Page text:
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Publication numberUS5596811 A
Publication typeGrant
Application numberUS 08/428,736
Publication dateJan 28, 1997
Filing dateApr 25, 1995
Priority dateApr 25, 1995
Fee statusPaid
Also published asDE69609470D1, EP0767725A1, EP0767725B1, WO1996033846A1
Publication number08428736, 428736, US 5596811 A, US 5596811A, US-A-5596811, US5596811 A, US5596811A
InventorsRobert C. Payne
Original AssigneeSandvik Ab
Export CitationBiBTeX, EndNote, RefMan
External Links: USPTO, USPTO Assignment, Espacenet
Chainsaw guide bar
US 5596811 A
Abstract
Guide bar for saw chain, where the chain is supported by a nose sprocket while traversing the front end. Regions of the edges of the guide bar are locally hardened to a higher hardness than the rest of the guide bar. The regions of hardness are where the chain impacts the bar near an attachment end of the guide bar after having left the drive sprocket of the power socket, and where the chain settles on the guide bar edge after having been supported by the nose sprocket while traversing the nose curvature, where a cutting action occurs on the bar, but omitted in an area delineated from a point adjacent the oil holes at the attachment end to a point before where a majority of the cutting action occurs.
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Claims(20)
What is claimed is:
1. A guide bar for saw chain, comprising:
a guide bar body, the guide bar body including longitudinal edges having one or more grooves for guiding drive links of a saw chain, an attachment end having a configuration for mounting the guide bar to a chain power drive and at least one oil hole for receiving lubricating oil for distribution in the groove, and a nose sprocket end for receiving a nose sprocket; and
a nose sprocket for supporting the saw chain while it traverses a front end of the guide bar, the nose sprocket being inserted in the guide bar body at the nose sprocket end, wherein the longitudinal edges of the guide bar have regions locally hardened to a higher hardness than the rest of the guide bar, the guide bar including one or more of the locally hardened regions extending a limited distance from the nose sprocket end toward the attachment end, and one or more of the locally hardened regions extending a limited distance from the attachment end toward the nose sprocket end, and one or more regions which are not locally hardened extending from a point no farther toward the nose sprocket end from the attachment end than adjacent to oil holes in the attachment end to a point located forward, in a direction from the attachment end toward the nose sprocket end, of where outer edges of a mounting assembly of a chain power drive are disposed when the guide bar is mounted to the chain power drive.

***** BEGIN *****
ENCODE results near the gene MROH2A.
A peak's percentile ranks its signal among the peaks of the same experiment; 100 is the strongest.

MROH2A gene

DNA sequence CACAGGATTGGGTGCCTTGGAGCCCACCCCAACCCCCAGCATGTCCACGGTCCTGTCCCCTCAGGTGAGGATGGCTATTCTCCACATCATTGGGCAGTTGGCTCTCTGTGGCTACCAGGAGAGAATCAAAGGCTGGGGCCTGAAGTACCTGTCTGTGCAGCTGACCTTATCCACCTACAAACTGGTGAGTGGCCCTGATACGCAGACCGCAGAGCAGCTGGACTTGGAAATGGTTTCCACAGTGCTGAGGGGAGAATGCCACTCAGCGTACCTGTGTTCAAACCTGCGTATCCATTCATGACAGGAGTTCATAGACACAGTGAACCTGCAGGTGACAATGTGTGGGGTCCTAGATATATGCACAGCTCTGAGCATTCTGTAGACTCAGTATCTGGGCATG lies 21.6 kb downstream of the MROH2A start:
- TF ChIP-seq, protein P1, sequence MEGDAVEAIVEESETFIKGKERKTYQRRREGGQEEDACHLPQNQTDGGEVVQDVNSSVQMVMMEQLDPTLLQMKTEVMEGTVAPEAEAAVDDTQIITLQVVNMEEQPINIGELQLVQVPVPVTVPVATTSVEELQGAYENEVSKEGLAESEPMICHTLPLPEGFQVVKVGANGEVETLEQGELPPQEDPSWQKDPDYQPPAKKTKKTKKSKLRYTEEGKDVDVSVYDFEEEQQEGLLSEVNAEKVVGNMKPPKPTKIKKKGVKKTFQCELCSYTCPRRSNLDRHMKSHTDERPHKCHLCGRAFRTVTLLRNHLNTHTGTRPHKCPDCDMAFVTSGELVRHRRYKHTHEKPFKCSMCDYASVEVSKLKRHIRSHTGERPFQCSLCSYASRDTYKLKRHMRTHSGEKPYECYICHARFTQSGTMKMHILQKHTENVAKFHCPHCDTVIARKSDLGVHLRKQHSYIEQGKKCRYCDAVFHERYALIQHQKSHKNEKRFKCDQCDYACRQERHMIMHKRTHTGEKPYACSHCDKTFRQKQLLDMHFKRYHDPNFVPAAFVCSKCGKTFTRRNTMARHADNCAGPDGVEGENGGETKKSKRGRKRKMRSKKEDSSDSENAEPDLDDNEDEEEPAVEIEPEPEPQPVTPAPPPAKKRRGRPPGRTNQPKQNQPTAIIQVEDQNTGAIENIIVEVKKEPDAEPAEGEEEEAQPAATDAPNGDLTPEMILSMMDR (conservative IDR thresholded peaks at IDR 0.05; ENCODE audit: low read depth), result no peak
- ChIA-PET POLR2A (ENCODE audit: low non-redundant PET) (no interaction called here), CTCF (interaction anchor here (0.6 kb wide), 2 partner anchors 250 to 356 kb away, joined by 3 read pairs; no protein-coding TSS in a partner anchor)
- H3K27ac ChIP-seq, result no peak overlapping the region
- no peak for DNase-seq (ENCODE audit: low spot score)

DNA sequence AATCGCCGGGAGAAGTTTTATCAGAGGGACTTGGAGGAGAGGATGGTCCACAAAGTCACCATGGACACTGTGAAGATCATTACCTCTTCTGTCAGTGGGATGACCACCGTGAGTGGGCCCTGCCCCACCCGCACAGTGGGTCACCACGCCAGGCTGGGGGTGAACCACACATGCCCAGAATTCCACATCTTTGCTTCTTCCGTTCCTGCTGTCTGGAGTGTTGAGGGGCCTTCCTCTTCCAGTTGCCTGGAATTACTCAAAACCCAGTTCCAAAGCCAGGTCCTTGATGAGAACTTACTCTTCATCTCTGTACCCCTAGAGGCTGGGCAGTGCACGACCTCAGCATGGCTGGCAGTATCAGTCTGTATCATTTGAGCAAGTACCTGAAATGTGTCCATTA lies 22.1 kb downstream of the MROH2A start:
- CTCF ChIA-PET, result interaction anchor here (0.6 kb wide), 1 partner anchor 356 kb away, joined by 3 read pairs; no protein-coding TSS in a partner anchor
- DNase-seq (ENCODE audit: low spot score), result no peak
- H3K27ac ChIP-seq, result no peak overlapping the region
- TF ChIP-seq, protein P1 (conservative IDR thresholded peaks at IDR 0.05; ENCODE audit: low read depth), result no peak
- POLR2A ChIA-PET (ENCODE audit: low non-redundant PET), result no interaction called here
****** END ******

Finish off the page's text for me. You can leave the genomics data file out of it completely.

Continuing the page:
2. A guide bar according to claim 1, wherein the locally hardened regions extend for at least one fourth of the length of the guide bar.
3. A guide bar according to claim 1, wherein the locally hardened regions have a hardness of 58-64 on the Rockwell C scale and the other regions have a harness of 44-53 on the Rockwell C scale.
4. A guide bar according to claim 1, wherein the entire guide bar is hardened and the locally hardened regions are subsequently further hardened.
5. A guide bar according to claim 1, wherein the guide bar includes one or more components having one or more spot welds therein, the guide bar being uniformly hardened and tempered after spot welding so that heat affected zones near the spot welds are eliminated, and thereafter locally hardened to provide the locally hardened regions.
6. The guide bar according to claim 1, wherein the guide bar is a laminated guide bar.
7. The guide bar according to claim 1, wherein the guide bar is a solid guide bar.
8. The guide bar according to claim 1, wherein the locally hardened regions have a hardness of 58-64 on the Rockwell C scale.
9. The guide bar according to claim 1, wherein all portions of the guide bar outside of the locally hardened regions have a hardness of 44-53 on the Rockwell C scale.
10. The guide bar according to claim 1, wherein the point located forward of where outer edges of the mounting assembly of the chain power drive are disposed when the guide bar is mounted to the chain power drive is located rearward, from the nose sprocket end toward the attachment end, from a location along the longitudinal edges of the bar where a majority of the cutting action occurs.